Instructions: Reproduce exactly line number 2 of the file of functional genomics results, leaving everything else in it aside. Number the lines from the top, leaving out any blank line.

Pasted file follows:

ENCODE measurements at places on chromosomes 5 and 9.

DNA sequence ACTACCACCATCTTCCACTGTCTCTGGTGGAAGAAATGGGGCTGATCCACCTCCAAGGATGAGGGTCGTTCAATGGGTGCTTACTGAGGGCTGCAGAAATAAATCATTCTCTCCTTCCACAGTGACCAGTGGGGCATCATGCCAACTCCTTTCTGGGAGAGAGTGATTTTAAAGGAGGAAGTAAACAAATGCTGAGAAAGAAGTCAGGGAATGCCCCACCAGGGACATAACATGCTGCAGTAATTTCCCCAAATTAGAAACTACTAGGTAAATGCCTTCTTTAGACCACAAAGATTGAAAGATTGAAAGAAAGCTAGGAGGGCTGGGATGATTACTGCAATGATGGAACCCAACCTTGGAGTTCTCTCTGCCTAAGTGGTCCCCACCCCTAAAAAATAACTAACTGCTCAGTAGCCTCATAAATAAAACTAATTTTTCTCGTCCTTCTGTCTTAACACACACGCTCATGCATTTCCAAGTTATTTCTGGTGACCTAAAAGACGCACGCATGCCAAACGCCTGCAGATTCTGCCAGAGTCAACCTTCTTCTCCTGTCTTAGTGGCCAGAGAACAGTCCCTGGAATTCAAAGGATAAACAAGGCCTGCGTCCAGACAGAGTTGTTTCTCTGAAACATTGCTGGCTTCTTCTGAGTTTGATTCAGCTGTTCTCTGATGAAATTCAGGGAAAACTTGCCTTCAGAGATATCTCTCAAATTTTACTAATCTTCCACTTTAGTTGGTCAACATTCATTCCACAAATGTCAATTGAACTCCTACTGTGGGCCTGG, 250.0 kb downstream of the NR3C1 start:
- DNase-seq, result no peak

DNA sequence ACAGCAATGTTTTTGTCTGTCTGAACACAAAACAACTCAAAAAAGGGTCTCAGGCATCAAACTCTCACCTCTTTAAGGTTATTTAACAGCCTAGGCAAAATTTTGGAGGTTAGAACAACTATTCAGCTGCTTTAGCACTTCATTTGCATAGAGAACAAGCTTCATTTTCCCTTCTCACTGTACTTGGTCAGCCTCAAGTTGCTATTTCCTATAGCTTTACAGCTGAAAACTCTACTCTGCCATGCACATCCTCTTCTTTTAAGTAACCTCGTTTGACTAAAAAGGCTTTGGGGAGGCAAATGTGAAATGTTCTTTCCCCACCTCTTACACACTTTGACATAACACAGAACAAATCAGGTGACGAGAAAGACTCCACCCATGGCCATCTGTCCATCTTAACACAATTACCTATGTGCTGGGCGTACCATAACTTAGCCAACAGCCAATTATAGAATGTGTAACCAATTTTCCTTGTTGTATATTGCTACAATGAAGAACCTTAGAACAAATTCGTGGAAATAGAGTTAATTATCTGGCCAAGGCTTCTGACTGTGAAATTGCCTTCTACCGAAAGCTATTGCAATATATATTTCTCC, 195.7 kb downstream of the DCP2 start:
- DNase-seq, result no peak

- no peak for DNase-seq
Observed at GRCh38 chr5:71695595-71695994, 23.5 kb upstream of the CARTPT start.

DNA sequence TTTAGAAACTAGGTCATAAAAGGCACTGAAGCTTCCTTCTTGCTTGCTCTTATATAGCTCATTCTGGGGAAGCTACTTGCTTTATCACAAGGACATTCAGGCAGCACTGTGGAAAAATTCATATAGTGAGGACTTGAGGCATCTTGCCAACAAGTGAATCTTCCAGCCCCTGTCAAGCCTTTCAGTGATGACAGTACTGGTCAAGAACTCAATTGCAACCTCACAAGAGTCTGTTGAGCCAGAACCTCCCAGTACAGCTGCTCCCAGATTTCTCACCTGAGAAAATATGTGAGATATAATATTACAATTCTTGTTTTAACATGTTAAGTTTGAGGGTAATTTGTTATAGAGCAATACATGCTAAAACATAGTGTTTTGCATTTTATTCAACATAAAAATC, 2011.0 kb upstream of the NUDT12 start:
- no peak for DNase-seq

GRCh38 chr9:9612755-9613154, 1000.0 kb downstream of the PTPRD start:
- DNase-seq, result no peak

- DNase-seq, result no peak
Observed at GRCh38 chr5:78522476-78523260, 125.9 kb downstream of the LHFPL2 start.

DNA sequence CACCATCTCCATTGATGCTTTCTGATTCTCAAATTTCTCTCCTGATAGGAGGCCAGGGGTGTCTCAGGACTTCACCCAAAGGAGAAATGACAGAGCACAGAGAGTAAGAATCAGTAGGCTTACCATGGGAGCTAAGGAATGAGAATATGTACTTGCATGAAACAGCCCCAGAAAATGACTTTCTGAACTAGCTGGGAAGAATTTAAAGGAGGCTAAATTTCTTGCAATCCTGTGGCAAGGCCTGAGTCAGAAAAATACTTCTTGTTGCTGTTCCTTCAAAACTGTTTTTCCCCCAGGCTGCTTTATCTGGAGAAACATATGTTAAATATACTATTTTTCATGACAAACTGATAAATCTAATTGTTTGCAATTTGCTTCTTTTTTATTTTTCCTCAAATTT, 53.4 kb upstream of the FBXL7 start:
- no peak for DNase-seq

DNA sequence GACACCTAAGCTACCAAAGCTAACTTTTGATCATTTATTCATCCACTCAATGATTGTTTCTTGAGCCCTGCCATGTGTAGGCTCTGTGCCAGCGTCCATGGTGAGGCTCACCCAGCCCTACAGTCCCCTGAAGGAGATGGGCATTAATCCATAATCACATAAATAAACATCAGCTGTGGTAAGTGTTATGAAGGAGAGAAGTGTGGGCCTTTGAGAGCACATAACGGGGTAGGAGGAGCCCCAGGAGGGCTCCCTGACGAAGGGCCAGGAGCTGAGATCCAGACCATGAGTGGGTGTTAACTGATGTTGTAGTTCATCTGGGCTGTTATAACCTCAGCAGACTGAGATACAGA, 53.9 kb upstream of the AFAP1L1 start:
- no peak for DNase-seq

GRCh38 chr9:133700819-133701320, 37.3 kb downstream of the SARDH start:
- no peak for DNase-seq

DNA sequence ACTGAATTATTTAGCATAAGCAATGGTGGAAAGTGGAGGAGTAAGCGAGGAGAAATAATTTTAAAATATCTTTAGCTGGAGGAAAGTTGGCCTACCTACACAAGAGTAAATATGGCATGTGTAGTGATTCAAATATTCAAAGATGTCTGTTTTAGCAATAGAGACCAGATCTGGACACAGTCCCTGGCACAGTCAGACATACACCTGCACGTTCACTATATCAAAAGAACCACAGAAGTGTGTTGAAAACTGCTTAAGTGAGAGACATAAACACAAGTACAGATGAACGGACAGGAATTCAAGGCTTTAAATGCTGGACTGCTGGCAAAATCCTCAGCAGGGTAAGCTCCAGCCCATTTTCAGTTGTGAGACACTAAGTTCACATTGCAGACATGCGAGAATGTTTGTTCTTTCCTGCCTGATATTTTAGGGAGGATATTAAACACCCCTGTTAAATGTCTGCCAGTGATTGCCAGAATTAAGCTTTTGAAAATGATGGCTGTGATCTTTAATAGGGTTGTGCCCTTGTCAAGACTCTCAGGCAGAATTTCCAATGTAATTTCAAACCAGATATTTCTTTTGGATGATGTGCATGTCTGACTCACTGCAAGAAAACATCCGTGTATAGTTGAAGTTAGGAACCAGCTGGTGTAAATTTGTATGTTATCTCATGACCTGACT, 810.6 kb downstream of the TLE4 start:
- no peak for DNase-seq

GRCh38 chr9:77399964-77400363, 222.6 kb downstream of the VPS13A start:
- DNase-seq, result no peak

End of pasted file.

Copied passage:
DNA sequence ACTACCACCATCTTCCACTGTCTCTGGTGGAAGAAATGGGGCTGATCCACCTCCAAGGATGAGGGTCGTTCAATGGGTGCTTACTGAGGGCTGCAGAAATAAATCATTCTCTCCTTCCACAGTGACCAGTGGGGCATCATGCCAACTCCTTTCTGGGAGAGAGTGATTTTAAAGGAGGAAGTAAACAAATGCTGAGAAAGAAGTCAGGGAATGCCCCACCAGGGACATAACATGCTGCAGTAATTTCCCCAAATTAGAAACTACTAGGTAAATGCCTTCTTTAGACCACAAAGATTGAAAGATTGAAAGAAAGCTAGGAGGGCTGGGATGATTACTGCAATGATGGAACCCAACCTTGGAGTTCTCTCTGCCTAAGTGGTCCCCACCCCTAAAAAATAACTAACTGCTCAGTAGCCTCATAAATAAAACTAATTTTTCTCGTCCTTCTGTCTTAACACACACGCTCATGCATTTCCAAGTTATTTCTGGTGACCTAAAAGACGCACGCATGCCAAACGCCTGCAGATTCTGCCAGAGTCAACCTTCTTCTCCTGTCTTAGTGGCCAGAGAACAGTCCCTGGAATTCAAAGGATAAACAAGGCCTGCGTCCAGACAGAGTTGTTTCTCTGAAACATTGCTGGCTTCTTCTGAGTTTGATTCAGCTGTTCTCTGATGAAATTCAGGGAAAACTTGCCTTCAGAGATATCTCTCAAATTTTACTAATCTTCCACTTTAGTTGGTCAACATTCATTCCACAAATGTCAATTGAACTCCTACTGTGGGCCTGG, 250.0 kb downstream of the NR3C1 start: